When I decided the name of the deck would be The Taiga Tarot, I liked not only the alliteration but the resemblance of the word “taiga” to “tiger.” One of my power animals is the Siberian Tiger (and by extension, all tigers), which first appeared as three tiger kittens in a dream. What I had completely forgotten at the time was that the area of Siberia in which the tiger ranges is called “The Taiga”!

A “taiga” (briefly put) is an illustrated tanka. A “tanka” is a mood poem written in five lines, that usually references natural images and human emotions. Also, there is often a contrast or conclusion or response in the last two lines to the first three. I recognize that the tanka/taiga I’m developing for The Taiga Tarot are non-traditional. As with the dreamku I write (haiku-like poems about dreams), I am not only attempting to bridge two things – Tarot and taiga – but also bringing my own experimental slant to it all.

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‘til next time, keep enjoying The Tarot,


[aka: Patricia Kelly]

****If you wish to copy or use any of my writing, please email me for permission (under “View my complete profile”)**** SEE ALSO: Roswila’s Tarot Gallery & Journal and Roswila’s Dream & Poetry Realm.****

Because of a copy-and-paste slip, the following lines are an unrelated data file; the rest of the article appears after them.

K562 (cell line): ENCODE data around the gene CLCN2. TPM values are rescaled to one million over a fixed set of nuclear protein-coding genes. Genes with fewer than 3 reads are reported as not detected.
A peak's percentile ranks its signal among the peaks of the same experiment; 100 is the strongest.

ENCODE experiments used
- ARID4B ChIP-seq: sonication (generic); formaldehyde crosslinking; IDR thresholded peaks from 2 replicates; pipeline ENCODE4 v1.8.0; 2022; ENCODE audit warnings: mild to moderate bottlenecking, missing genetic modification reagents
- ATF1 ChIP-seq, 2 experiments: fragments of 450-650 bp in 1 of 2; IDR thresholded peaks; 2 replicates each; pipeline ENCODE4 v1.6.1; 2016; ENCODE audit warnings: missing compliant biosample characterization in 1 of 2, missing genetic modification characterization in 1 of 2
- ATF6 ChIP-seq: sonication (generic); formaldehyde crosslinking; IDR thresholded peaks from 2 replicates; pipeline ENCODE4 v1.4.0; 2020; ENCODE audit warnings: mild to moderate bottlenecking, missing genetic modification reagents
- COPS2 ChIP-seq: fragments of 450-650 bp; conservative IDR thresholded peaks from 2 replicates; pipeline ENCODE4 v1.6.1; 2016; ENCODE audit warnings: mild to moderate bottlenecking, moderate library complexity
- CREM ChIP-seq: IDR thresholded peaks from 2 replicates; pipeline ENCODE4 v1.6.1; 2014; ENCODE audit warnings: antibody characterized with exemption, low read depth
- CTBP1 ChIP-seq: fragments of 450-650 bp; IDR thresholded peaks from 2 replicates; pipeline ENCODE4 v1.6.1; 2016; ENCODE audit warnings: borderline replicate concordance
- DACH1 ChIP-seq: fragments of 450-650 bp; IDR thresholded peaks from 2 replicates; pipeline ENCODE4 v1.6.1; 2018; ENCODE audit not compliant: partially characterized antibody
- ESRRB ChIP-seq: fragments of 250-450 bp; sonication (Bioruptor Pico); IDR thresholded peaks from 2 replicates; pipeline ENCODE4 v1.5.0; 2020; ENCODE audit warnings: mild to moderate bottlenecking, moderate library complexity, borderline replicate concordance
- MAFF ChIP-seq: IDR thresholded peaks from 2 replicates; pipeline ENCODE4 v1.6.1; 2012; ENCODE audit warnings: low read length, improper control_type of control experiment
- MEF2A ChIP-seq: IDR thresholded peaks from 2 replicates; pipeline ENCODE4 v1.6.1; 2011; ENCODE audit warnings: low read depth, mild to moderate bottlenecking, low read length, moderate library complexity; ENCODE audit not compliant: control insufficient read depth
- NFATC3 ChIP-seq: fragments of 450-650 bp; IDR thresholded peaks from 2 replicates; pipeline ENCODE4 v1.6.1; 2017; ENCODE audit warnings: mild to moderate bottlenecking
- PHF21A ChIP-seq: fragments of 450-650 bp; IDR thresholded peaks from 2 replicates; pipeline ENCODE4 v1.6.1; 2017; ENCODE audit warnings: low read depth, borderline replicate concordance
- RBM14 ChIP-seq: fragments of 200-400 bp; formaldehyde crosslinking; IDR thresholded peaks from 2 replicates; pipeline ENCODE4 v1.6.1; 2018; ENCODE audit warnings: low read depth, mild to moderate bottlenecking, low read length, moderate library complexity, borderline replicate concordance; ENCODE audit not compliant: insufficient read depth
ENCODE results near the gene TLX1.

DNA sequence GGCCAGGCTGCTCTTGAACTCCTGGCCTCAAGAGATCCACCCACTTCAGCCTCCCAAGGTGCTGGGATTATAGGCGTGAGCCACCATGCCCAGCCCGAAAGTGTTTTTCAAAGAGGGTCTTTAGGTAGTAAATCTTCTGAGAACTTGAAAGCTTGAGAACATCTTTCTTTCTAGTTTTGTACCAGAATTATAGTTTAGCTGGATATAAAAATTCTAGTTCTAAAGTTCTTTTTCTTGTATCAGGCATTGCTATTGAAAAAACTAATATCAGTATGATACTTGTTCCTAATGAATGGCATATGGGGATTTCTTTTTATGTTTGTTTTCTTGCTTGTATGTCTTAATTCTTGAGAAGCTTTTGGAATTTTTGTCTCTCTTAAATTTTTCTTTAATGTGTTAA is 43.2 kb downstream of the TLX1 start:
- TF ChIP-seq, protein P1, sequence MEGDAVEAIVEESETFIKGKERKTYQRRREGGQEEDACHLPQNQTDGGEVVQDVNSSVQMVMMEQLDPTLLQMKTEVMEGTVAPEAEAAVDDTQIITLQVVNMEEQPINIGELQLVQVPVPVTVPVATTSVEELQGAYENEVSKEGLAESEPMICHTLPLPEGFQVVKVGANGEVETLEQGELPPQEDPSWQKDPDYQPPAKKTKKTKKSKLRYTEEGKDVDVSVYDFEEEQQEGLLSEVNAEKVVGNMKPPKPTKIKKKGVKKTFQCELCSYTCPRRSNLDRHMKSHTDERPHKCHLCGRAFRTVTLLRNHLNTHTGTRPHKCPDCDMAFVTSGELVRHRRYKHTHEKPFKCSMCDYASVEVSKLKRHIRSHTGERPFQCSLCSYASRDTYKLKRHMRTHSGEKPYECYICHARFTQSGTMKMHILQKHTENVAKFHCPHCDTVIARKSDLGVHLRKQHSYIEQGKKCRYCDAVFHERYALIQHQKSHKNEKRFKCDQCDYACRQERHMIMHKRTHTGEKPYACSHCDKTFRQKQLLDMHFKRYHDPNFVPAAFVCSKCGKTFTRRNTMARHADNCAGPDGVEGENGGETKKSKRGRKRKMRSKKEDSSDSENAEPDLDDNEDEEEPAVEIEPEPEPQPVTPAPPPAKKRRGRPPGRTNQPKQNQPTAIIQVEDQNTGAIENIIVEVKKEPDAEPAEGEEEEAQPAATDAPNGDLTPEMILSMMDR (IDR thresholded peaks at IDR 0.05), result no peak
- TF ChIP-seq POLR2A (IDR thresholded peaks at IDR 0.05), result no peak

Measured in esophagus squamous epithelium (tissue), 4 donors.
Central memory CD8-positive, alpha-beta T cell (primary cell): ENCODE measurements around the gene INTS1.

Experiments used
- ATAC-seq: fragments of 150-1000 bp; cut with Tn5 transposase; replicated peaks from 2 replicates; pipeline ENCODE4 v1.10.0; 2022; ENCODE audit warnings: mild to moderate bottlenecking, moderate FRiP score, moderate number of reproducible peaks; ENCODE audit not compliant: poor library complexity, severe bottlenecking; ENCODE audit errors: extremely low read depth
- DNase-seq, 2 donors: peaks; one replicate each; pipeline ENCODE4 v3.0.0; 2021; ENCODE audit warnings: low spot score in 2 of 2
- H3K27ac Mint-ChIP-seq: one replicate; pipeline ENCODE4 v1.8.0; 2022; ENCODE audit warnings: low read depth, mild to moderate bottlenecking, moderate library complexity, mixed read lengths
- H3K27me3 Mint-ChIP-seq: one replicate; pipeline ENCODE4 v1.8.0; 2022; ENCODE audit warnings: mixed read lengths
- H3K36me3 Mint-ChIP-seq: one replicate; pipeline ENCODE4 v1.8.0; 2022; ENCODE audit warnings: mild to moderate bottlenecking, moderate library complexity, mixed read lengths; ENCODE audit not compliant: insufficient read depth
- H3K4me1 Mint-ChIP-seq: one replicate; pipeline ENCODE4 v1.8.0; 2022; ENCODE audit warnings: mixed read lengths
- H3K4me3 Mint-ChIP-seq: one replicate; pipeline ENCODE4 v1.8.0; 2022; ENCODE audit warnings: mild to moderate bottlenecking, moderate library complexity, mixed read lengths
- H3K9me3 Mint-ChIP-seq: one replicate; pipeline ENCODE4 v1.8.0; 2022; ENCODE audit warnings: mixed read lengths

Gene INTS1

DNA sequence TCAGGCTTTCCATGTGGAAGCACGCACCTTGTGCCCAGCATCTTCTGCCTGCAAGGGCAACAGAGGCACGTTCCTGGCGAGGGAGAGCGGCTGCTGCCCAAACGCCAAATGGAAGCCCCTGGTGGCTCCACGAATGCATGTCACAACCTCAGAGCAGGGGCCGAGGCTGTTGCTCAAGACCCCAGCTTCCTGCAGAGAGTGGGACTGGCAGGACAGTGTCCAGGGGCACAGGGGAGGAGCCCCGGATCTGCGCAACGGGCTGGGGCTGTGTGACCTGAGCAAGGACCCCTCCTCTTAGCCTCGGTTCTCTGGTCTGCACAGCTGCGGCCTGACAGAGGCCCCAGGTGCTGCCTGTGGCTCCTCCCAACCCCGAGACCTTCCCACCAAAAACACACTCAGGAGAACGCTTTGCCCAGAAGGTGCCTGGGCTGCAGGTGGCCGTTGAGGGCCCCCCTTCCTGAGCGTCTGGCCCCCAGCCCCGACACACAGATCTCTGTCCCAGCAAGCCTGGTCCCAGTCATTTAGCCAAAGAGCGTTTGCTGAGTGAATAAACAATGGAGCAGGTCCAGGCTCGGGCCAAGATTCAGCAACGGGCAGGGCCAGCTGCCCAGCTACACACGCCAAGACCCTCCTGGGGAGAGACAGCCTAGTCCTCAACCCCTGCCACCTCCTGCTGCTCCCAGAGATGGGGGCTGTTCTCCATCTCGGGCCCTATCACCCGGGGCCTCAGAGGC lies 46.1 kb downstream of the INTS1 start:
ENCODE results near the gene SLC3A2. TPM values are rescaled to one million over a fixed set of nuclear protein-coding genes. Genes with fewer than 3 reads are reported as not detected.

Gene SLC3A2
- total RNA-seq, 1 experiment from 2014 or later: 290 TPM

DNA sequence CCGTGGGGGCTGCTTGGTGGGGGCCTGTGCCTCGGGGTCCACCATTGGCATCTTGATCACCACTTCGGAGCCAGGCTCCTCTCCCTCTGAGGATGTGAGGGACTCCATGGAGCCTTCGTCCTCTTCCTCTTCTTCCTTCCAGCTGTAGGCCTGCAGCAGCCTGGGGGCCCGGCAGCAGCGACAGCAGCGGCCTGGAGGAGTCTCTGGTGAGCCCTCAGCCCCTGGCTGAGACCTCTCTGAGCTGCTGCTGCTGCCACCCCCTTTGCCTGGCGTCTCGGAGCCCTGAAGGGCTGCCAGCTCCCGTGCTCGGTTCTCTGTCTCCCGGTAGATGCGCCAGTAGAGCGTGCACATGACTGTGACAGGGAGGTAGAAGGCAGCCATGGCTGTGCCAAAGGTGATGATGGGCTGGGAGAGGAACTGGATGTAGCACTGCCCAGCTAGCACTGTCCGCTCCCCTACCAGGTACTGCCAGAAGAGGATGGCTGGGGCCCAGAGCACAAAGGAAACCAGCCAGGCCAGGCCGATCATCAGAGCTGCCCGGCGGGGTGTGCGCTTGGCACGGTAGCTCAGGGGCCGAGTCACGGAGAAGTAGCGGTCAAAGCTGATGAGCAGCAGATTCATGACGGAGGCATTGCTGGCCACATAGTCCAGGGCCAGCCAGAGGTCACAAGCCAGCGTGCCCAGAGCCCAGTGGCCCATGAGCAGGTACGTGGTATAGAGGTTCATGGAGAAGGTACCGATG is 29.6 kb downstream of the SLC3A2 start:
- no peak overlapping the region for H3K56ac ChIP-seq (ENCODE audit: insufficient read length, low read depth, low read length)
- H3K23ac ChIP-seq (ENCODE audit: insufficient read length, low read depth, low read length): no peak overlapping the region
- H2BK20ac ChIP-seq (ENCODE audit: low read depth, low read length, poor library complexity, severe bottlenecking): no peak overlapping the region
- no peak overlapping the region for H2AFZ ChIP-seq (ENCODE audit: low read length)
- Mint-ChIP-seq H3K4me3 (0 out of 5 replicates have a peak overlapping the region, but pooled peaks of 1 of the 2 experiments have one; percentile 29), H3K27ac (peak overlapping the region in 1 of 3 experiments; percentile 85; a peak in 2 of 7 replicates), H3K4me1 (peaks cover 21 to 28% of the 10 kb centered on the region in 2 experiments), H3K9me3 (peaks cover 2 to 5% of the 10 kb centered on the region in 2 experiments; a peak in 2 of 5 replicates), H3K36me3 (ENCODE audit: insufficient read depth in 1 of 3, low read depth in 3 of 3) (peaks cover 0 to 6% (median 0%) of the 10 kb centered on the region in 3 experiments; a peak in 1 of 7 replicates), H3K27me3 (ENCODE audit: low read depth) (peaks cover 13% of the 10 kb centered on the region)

VCW said...

I love the words here, but not so much the image. I am not sure why. It just does not move me as so many of the other ones do. I can't think of anything to suggest that would make a more dramatic statement. That is what I am looking for I suppose. The tanka is fantastic though. Maybe that is it. The words are so potent and the image is more childlike. I like the star, but it reminds me of a leaning Christmas tree. I would rather see the star in an eye or on a tongue inside a mouth with pointed teeth. Sorry. I'm sure a lot of work went into this card. I guess I have just been doing to much critiquing lately. I feel like I have to give some information that I think will improve it.

Roswila said...

Hi vcw!

I agree with you. I have not been completely happy with the image on this card, either. It is one of those I will most probably revise. (All are subject to revision. Although I try to put up as complete a card design as I can, many times just a few days latter I can see it still needs work.) BTW, the "star" is meant to represent an upside down pentagram which is often used to respresent that "devilish" stuff is afoot! LOL!

I'm very happy to have respectful critiquing of these designs and tankas. Please, never fear to give yours. (I'll keep my old devil ego well leashed. :-D)

VCW said...